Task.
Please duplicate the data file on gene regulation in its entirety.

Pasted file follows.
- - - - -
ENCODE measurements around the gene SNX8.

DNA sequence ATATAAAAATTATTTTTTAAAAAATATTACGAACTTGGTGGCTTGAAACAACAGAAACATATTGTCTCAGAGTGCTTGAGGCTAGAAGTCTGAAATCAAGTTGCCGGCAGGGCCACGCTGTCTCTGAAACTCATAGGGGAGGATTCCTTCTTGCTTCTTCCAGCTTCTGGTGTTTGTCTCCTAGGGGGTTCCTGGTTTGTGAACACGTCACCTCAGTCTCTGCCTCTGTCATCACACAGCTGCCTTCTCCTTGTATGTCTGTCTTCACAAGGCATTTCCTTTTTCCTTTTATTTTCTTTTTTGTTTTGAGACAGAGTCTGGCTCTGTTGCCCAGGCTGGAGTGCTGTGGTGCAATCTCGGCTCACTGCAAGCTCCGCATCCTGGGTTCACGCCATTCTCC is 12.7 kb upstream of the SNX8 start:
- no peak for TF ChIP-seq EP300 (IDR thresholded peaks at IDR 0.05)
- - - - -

ENCODE measurements around the gene SNX8.

DNA sequence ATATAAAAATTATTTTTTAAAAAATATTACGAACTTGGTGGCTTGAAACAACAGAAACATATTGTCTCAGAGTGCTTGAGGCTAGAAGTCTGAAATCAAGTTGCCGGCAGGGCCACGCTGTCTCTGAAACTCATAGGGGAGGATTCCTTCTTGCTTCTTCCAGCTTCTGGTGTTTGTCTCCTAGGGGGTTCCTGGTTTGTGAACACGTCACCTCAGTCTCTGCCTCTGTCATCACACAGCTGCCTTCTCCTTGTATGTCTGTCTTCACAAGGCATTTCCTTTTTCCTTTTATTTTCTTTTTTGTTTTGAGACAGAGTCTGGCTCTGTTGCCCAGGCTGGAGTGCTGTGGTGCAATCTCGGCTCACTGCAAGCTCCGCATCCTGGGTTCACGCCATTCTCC is 12.7 kb upstream of the SNX8 start:
- no peak for TF ChIP-seq EP300 (IDR thresholded peaks at IDR 0.05)